Can a Green Economy Save a Drying Planet?
Now let me explain why I even bothered to write this piece. It's true that, if you're reading the mainstream press, each of the droughts mentioned above has gotten at least some attention, several of them a fair amount of attention (as well as some fine reporting), and the Australian fire storms have been headlines globally for weeks. The problem is that (the professional literature, the science magazines and a few environmental websites and blogs aside) no one in the mainstream media seems to have thought to connect these dots or blots of aridity in any way. And yet it seems a no-brainer that mainstream reporters should be doing just that.
After all, cumulatively these drought hotspots, places now experiencing record or near-record aridity, could be thought of as representing so many burning questions for our planet. And yet you can search far and wide without stumbling across a mainstream American overview of drought in our world at this moment. This seems, politely put, puzzling, especially at a time when University College London's Global Drought Monitor claims that 104 million people are now living under "exceptional drought conditions."
Scientists generally agree that, as climate change accelerates throughout this century (and no matter what happens from here on in, nothing will evidently stop some form of acceleration), extreme weather of every sort, including drought, will become ever more the planetary norm. In fact, experts are suggesting that, as the Washington Post reported recently, "The pace of global warming is likely to be much faster than recent predictions, because industrial greenhouse gas emissions have increased more quickly than expected and higher temperatures are triggering self-reinforcing feedback mechanisms in global ecosystems."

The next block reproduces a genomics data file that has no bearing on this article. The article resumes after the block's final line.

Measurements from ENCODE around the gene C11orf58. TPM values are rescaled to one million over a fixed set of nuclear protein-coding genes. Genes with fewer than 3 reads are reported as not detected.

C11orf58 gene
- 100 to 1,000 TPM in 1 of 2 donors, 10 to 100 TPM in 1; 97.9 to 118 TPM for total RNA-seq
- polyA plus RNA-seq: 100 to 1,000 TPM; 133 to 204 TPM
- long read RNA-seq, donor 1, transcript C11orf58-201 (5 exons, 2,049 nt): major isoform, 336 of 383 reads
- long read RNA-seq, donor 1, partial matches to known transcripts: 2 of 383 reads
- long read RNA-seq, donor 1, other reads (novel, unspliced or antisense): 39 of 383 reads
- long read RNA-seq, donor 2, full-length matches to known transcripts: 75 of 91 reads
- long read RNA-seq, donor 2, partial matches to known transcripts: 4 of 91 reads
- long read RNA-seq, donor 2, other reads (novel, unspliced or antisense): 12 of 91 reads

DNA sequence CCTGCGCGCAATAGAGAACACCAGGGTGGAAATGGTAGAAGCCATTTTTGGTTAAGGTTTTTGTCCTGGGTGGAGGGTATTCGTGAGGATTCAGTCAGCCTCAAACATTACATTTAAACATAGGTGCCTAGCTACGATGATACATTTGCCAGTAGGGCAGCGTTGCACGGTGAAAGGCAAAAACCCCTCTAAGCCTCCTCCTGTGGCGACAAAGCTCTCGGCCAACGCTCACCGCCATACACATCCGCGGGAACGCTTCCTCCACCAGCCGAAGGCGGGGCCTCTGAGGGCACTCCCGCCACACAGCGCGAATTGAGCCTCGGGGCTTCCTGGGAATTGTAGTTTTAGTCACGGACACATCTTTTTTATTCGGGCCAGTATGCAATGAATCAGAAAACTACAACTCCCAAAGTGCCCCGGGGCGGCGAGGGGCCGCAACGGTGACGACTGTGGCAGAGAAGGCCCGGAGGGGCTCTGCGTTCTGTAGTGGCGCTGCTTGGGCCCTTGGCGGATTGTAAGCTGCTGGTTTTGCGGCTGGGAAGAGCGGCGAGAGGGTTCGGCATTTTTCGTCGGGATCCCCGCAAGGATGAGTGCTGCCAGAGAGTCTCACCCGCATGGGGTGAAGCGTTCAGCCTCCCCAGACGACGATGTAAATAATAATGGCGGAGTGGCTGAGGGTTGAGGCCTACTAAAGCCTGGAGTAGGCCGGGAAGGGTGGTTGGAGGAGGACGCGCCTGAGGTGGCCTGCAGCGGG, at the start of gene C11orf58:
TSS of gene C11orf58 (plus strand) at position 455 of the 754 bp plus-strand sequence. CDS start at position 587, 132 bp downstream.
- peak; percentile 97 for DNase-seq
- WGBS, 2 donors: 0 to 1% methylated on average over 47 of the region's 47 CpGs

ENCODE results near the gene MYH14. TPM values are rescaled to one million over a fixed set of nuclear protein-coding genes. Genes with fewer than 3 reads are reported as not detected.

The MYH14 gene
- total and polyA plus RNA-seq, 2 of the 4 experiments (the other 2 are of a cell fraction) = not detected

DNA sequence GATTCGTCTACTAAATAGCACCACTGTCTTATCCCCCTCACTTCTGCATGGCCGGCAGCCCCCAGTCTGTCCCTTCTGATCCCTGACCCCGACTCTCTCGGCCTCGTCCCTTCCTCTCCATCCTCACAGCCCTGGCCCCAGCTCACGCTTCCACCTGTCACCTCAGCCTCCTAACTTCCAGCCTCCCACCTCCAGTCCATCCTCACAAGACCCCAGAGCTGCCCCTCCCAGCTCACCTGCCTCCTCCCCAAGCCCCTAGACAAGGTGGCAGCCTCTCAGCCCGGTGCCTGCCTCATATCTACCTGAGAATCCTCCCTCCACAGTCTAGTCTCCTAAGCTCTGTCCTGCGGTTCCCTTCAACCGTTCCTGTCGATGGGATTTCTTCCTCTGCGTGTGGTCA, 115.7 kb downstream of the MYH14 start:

Now, no one can claim beyond all doubt that global warming is the cause of any specific drought, or certainly the only cause anyway. As with the Texas drought, a La Niña weather pattern in the Pacific is often mentioned as a key causal factor right now. But the crucial point is what the present can tell us about the impact of a global pattern of extreme weather, especially extreme drought, on what will surely be a more extreme planet in the relatively near future.
If global temperatures are on the rise and more heat means lower crop yields, then you're talking about more Kenyas, and not just in Africa either. You're probably also talking about desperation, upheaval, resource conflicts and mass out-migrations of populations, even--if scientists are right--from the American Southwest. (And in case you don't think such a thing can happen here, remember Steinbeck's The Grapes of Wrath or think of any of Dorothea Lange's iconic photos of the "Okies" fleeing the American dustbowl of the 1930s.)
Right now, the global economic meltdown has massively depressed fuel prices (key to farming, processing and transporting most crops to market) and commodity prices have generally fallen as well, including food prices. Whatever the future economic weather, however, that is not likely to last.